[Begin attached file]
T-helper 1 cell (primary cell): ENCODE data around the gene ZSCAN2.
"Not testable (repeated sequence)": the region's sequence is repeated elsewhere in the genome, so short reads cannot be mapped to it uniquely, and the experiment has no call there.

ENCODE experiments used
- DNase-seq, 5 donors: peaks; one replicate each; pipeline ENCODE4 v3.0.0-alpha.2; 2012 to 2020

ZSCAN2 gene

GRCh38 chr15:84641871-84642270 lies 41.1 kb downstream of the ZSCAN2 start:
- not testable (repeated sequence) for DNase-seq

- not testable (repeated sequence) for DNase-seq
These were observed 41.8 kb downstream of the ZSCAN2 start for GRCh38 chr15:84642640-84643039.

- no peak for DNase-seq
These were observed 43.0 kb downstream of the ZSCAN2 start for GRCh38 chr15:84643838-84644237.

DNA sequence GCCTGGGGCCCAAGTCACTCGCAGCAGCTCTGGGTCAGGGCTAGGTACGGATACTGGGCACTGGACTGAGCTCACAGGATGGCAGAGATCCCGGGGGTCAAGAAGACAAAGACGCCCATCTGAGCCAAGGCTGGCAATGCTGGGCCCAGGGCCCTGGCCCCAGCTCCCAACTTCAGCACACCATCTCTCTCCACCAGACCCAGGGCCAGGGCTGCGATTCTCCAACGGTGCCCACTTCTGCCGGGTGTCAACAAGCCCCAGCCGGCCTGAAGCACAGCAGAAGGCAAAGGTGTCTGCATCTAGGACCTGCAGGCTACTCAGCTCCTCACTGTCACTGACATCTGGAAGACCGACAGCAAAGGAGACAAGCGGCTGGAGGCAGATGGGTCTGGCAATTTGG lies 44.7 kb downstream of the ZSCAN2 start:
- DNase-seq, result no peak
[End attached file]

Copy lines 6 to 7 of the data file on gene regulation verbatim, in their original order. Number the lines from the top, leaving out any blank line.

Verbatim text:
GRCh38 chr15:84641871-84642270 lies 41.1 kb downstream of the ZSCAN2 start:
- not testable (repeated sequence) for DNase-seq